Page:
Principles of Interpretation : Mastering Clear and Concise Interventions in Psychotherapy
A systematic introduction to interpretation as a technical therapeutic skill.
- Paperback | 240 pages
- 152.4 x 226.06 x 15.24mm | 340.19g
- 01 Mar 1996
- Jason Aronson Inc. Publishers
- Northvale NJ, United States
- Revised Edition
About Steven T. Levy
Steven T. Levy, M.D., is Bernard C. Holland Professor and chief of psychiatry at Emory University School of Medicine at Grady Memorial Hospital in Atlanta, Georgia.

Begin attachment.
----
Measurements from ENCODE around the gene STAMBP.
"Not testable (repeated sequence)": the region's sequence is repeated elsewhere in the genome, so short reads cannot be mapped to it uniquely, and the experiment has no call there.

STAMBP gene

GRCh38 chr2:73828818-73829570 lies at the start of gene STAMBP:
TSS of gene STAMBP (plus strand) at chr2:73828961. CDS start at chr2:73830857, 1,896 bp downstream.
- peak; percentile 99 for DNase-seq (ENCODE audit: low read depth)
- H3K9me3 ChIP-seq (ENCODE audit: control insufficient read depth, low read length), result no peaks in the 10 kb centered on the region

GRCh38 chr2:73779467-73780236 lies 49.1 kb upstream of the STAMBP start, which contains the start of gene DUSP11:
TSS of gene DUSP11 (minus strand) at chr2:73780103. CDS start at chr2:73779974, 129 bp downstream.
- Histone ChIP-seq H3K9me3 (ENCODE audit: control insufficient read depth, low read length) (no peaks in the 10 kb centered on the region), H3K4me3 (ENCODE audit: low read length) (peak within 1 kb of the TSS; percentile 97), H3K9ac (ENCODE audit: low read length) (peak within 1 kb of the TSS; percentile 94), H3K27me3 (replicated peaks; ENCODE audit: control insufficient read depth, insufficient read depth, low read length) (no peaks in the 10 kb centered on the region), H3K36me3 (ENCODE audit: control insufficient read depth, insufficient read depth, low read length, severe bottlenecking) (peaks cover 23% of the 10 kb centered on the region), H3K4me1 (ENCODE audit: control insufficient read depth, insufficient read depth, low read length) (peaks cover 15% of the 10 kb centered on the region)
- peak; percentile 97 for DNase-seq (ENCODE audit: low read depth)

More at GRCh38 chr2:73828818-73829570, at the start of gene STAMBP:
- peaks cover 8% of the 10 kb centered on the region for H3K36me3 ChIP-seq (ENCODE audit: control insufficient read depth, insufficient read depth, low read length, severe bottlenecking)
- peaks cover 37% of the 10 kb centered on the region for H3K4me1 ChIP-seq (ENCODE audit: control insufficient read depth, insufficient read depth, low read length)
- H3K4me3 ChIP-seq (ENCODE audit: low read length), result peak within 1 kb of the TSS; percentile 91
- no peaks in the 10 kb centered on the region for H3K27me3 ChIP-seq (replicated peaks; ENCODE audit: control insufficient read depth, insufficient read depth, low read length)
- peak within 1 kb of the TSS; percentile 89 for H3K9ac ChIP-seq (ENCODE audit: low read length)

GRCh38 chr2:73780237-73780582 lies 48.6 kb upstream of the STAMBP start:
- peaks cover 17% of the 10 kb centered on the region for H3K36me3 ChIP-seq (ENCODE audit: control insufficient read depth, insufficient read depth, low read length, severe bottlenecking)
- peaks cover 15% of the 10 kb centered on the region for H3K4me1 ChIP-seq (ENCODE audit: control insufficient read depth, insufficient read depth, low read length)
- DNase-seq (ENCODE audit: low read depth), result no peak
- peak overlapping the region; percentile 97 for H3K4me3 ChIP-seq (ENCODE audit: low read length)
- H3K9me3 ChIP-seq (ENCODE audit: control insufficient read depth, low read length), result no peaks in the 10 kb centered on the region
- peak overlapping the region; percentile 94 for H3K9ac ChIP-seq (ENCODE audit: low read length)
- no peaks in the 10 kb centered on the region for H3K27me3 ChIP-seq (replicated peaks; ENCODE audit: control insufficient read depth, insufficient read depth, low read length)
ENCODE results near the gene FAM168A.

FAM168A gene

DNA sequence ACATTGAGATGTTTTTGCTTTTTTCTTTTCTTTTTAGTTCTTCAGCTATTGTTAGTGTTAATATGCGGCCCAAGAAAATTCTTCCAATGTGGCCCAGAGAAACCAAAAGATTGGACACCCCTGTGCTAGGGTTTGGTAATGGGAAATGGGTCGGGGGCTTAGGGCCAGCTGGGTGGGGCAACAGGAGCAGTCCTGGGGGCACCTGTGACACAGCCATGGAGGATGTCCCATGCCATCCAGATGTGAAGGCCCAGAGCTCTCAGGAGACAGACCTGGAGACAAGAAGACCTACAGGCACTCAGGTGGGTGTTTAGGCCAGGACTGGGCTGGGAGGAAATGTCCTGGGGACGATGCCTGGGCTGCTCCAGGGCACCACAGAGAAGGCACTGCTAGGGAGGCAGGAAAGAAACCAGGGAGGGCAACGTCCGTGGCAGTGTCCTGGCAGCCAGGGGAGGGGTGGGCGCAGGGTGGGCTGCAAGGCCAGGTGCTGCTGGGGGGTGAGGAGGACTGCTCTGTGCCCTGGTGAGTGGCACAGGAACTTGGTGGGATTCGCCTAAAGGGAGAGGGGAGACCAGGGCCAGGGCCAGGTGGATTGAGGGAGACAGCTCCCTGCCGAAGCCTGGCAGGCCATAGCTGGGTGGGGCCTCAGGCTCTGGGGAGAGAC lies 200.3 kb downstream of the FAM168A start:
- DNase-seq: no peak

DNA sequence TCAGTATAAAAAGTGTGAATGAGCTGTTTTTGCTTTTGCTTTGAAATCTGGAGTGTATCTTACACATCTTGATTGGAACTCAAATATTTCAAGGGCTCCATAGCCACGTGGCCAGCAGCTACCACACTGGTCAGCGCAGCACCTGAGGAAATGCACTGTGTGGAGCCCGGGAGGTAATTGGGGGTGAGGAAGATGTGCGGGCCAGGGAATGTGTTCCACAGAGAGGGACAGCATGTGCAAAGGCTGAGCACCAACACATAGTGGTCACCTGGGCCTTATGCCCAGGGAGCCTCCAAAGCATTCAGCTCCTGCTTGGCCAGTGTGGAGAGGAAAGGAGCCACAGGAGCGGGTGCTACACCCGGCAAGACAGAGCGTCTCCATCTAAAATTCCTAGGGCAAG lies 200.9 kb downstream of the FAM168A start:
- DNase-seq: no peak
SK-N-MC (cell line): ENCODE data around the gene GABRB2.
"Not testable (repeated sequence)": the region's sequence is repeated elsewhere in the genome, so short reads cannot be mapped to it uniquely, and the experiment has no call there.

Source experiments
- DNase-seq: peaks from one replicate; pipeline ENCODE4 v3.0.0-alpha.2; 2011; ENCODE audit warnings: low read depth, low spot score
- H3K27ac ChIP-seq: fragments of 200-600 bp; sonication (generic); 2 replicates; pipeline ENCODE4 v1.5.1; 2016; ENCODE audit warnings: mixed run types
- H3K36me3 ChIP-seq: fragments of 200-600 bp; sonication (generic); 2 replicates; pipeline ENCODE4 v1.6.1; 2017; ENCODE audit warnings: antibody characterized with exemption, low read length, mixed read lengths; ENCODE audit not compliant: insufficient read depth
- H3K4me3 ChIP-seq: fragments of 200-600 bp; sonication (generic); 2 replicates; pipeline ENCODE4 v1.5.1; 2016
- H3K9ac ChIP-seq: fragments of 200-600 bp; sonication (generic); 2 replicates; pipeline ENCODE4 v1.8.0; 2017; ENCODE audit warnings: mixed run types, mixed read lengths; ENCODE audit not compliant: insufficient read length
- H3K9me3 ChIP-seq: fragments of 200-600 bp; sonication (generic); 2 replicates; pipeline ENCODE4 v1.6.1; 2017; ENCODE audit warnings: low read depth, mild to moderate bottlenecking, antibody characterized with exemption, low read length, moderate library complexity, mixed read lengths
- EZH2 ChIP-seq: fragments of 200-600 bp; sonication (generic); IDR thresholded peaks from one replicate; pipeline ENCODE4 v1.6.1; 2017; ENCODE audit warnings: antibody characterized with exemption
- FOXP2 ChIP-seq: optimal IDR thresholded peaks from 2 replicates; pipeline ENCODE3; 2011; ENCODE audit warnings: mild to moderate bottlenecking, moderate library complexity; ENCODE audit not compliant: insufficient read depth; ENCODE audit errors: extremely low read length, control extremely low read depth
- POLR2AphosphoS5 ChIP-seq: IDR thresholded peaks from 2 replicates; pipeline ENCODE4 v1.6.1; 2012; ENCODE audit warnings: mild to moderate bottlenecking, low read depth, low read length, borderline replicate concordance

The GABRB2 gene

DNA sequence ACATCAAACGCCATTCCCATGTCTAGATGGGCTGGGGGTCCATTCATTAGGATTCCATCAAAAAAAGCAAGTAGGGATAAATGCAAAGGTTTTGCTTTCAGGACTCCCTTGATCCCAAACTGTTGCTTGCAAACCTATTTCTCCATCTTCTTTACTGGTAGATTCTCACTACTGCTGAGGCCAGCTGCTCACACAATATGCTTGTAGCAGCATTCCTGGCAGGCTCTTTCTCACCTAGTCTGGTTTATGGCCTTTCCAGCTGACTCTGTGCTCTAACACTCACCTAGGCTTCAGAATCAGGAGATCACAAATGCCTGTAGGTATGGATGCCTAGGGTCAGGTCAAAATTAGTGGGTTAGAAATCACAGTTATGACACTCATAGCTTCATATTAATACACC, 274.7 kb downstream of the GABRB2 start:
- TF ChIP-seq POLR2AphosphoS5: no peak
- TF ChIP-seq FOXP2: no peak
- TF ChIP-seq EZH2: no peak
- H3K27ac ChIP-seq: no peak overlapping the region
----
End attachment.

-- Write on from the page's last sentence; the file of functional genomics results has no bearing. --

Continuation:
The writing is clear, concise, and confident. The book's tone and content effectively make the author's point that psychotherapy is a powerful instrument which requires self-discipline, knowledge, no mean intellectual effort, and considerable technical skill, in addition to the therapist's sympathetic and considerate attitude. Beginning therapists will feel constructively challenged by this message and by the author's criticism of experiential and humanistic approaches for their antitechnical and antitheoretical biases. The book's organization broadly follows the phases of therapy with systematic discussions of the data to be understood, transference, resistance, countertransference, the therapeutic alliance, and special problems. A concluding chapter discusses general principles of interpretation, working through, and timing. A valuable feature is the author's annotated list of suggested readings at the end of each chapter. -- John Pareja Psychoanalytic Quarterly The book's greatest strength is the author's concept of the role of interpretation in the therapeutic process. He demonstrates his thinking at the level of clinical theory, both in providing generalizations and in supporting them with unusually apt clinical vignettes. Most impressive is the author's empathy and sensitivity, both to patients and to beginning therapists, conveyed repeatedly in matters of tone and style, humane without being weak or watered down. -- Sanford Weisblatt Contemporary Psychiatry [A] small gem... It is accessible, short, well-written, and entirely relevant for someone who wants to learn what to say, and how to say it, in psychoanalytic psychotherapy. -- Jeremy Holmes The British Journal of Psychiatry